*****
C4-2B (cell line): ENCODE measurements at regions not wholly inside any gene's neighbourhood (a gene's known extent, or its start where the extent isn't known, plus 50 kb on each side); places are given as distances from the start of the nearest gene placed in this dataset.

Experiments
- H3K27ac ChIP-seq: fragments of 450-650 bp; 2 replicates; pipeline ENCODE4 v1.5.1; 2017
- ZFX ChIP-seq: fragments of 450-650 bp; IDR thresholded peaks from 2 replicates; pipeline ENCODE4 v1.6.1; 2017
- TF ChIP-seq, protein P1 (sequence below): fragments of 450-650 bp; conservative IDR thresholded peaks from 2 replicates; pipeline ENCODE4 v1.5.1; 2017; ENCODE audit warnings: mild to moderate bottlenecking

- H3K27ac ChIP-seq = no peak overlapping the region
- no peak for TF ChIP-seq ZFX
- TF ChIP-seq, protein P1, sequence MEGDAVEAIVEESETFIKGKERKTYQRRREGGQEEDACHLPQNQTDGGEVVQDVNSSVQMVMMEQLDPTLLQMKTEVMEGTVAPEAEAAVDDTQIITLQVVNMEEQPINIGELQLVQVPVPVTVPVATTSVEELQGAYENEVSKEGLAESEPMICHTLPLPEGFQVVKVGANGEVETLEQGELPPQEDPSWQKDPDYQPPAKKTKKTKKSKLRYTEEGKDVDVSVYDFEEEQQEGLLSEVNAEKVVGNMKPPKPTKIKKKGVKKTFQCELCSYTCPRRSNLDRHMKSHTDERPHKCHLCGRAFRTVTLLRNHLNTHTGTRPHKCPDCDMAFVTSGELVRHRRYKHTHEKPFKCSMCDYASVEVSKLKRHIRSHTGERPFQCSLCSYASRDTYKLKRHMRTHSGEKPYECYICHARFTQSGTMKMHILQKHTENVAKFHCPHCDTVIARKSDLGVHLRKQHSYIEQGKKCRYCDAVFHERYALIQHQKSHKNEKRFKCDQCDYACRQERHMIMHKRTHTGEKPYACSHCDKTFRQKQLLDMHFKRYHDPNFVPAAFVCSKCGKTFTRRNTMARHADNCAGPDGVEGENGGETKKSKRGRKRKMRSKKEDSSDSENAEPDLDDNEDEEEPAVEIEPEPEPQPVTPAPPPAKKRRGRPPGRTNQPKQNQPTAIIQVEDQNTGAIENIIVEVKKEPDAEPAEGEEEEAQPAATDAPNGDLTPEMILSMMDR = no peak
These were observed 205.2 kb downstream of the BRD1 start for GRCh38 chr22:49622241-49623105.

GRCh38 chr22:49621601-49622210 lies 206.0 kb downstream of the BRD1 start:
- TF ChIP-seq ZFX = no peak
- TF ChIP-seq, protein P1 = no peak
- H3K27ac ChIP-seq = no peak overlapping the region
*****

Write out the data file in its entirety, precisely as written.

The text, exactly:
C4-2B (cell line): ENCODE measurements at regions not wholly inside any gene's neighbourhood (a gene's known extent, or its start where the extent isn't known, plus 50 kb on each side); places are given as distances from the start of the nearest gene placed in this dataset.

Experiments
- H3K27ac ChIP-seq: fragments of 450-650 bp; 2 replicates; pipeline ENCODE4 v1.5.1; 2017
- ZFX ChIP-seq: fragments of 450-650 bp; IDR thresholded peaks from 2 replicates; pipeline ENCODE4 v1.6.1; 2017
- TF ChIP-seq, protein P1 (sequence below): fragments of 450-650 bp; conservative IDR thresholded peaks from 2 replicates; pipeline ENCODE4 v1.5.1; 2017; ENCODE audit warnings: mild to moderate bottlenecking

- H3K27ac ChIP-seq = no peak overlapping the region
- no peak for TF ChIP-seq ZFX
- TF ChIP-seq, protein P1, sequence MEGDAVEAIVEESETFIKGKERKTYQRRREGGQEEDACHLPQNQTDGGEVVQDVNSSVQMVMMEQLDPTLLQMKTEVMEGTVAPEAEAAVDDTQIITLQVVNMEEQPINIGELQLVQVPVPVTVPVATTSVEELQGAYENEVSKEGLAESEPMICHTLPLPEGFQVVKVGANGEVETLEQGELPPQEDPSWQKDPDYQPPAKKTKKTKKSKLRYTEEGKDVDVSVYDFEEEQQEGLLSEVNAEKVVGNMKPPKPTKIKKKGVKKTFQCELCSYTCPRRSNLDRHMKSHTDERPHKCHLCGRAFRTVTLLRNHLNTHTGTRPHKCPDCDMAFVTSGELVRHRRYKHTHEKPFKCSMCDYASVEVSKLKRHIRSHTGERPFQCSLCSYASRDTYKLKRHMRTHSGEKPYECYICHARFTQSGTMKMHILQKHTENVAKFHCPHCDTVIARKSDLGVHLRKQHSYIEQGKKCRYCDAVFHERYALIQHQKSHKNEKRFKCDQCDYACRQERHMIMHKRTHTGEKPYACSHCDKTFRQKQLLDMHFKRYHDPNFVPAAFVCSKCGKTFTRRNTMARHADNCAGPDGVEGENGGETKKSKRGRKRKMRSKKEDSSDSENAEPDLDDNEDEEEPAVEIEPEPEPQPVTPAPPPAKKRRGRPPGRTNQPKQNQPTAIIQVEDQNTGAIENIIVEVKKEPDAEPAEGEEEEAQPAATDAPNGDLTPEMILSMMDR = no peak
These were observed 205.2 kb downstream of the BRD1 start for GRCh38 chr22:49622241-49623105.

GRCh38 chr22:49621601-49622210 lies 206.0 kb downstream of the BRD1 start:
- TF ChIP-seq ZFX = no peak
- TF ChIP-seq, protein P1 = no peak
- H3K27ac ChIP-seq = no peak overlapping the region